Radio review: Bringing the ghosts of another world to vivid life

BBC podcast recalls Ulster Workers’ Council strike which paralysed Northern Ireland 50 years ago

Nuala McCann

Nuala McCann

Nuala McCann is an Irish News columnist and writes a weekly radio review.

Assume Nothing: How to kill a government in 14 days, BBC Radio Ulster

A Tuesday evening in May 1974, a vote in an assembly. So what?

But this was Northern Ireland. This was the Ulster Workers’ Council strike.

It was a strike that paralysed Northern Ireland and slid it into anarchy.

Writer and presenter Glenn Patterson was just 12 years old. What he and producer Ophelia Byrne do in this powerful podcast is bring that history to vivid life.

Patterson is a deft hand with a script. He can be wry about the otherworldliness of that time before there was even an Radio Ulster.

Instead, we had that plummy voice on BBC Radio 4 interviewing Abba.

“Who better to ask than Anna, the girl with the tight pants herself, and husband Bjorn,” says the non-PC presenter.

UWC strike
Women and children in east Belfast react to the news that thepower-sharing executive had collapsed in 1974 (PA/PA)

That’s just an aside. It’s the local voices that surface from the ether – ghosts of another world.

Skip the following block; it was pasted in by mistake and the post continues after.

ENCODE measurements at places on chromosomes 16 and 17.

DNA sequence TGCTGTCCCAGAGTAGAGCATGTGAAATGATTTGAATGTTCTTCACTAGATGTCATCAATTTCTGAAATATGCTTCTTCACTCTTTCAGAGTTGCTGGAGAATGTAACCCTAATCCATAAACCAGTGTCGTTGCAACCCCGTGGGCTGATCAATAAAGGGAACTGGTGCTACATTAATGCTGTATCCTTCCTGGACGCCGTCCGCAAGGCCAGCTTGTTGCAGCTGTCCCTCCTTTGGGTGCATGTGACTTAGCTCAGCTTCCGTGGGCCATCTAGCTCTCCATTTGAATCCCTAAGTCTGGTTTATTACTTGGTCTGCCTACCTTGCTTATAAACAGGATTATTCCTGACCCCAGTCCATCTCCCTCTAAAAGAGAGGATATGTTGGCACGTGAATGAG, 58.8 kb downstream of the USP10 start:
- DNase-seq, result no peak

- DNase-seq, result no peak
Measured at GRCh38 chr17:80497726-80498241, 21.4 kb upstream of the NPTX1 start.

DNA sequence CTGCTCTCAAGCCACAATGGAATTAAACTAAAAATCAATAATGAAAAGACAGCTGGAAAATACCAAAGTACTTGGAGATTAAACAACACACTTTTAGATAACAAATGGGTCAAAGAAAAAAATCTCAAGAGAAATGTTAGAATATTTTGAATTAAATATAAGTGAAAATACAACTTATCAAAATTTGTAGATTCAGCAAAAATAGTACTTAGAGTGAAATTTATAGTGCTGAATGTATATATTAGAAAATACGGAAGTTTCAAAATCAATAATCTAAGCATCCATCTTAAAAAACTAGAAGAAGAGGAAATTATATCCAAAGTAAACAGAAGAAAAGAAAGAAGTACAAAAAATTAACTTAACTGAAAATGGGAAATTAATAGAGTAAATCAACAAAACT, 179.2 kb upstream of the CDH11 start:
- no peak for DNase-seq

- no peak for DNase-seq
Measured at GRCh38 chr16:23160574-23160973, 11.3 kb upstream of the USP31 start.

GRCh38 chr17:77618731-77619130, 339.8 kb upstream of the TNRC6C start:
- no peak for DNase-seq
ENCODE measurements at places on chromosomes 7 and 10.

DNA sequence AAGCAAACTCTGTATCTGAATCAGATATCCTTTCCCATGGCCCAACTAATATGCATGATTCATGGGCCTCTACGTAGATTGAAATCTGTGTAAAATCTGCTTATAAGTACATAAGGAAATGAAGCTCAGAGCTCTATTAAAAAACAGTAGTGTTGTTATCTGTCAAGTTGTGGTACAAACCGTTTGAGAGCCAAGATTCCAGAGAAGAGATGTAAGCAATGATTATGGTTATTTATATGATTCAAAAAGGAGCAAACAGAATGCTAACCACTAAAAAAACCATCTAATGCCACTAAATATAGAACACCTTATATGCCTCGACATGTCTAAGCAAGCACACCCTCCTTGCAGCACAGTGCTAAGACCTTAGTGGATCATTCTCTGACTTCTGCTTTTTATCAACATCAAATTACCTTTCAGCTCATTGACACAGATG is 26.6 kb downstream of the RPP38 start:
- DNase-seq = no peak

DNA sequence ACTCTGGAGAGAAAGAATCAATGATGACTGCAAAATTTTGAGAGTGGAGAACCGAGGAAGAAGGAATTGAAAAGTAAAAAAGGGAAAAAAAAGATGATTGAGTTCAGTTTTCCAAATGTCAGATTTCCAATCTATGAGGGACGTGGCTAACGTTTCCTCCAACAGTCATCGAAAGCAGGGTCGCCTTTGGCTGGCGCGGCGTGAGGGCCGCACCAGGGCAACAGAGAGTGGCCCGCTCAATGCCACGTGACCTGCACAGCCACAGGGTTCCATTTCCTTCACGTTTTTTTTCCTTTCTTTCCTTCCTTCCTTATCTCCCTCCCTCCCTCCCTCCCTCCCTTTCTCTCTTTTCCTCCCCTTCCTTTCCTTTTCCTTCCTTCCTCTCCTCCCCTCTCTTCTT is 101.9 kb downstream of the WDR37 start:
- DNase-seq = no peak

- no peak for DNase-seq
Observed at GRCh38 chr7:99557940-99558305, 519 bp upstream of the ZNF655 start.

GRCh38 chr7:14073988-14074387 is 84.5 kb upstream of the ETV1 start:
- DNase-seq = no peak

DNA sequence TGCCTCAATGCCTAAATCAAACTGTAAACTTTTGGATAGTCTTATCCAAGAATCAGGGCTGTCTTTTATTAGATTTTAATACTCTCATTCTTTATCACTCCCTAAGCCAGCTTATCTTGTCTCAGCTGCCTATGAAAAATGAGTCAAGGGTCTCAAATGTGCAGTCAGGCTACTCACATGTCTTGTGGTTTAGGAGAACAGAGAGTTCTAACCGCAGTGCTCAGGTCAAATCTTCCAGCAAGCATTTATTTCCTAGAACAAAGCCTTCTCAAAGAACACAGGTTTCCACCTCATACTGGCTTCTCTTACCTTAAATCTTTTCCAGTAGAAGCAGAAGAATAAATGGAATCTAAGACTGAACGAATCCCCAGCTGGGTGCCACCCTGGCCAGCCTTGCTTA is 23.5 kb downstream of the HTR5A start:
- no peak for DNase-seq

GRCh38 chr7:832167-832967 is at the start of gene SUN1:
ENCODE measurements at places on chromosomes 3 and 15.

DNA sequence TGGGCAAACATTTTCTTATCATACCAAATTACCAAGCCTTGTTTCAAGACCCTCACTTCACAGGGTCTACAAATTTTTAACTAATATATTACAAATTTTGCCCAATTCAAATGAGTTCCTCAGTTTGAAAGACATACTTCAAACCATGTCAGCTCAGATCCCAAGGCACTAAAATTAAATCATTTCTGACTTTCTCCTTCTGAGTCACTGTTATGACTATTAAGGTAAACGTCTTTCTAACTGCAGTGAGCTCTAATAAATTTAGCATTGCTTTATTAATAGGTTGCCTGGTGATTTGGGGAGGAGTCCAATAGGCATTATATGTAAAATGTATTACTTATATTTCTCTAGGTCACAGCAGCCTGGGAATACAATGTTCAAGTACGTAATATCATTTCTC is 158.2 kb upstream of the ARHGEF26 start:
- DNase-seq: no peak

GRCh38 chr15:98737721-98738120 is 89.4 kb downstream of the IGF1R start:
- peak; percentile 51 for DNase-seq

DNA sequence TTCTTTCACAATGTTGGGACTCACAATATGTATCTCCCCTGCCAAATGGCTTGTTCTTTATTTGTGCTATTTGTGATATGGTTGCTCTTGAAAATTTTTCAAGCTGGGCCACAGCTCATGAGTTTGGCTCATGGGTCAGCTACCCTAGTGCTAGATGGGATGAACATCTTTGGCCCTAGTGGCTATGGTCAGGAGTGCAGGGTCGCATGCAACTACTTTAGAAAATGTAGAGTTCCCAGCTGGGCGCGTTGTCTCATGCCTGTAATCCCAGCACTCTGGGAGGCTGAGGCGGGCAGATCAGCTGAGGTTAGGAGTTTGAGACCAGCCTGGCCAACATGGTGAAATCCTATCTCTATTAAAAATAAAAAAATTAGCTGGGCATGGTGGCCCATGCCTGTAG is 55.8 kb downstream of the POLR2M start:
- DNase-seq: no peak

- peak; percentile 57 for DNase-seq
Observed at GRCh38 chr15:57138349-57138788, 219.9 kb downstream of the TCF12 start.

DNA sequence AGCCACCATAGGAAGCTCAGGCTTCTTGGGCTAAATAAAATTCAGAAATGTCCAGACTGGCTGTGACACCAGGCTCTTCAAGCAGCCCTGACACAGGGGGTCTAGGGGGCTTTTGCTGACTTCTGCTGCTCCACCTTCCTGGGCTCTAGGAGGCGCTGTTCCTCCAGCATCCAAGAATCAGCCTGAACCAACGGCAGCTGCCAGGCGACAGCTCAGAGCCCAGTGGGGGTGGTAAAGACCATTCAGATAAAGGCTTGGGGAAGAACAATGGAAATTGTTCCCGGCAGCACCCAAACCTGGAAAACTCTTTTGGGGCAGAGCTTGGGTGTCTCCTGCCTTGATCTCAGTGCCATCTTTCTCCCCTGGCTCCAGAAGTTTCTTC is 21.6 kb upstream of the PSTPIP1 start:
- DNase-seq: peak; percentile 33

We are served the history so vividly that it comes flooding back.

The assembly was elected in January, and it was to be a year of reconciliation in Northern Ireland. About 1,000 people had already lost their lives in the Troubles.

By May things had turned dark in the assembly.

Here are the voices – Brian Faulker and Gerry Fitt; Paddy Devlin and Harry West and Glenn Barr.

UWC strike
Ulster Unionist leader Brian Faulkner, Secretary of State Willie Whitelaw, Oliver Napier of the Alliance Party and the SDLP's Gerard Fitt, pictured leaving Stormont Castle (PA/PA)

We hear people talking about the strike: someone quoting Ezekiel; a woman saying: “I think that civil war is inevitable.”

Billy Kelly, leader of the UWC, worked at a power plant.

“Where electricity is concerned, Northern Ireland is a closed circuit… control those power stations and you control… the whole country,” said Patterson.

The Ulster Workers' Council strike would not have succeeded without loyalist paramilitaries
The Ulster Worker's Council strike brought large parts of Northern Ireland to a standstill

Think of hospitals, factories and sewerage works. Think what happens without electricity – the power that being powerless holds. You can paralyse a whole country.

The fledgling devolved government was overthrown 50 years ago. It would be 1998 before the Good Friday Agreement came along… Sunningdale for slow learners, as Seamus Mallon said wryly.

The script is brought to life by Patterson’s writing and delivery; the rich vein of archive footage makes 50 years ago seem like only yesterday

There is a lot to love about Assume Nothing. The script is brought to life by Patterson’s writing and delivery; the rich vein of archive footage makes 50 years ago seem like only yesterday.

Hindsight is a wonderful thing. “If only” is a phrase that slips easily off the tongue.

Assume Nothing shines a fierce light on what was.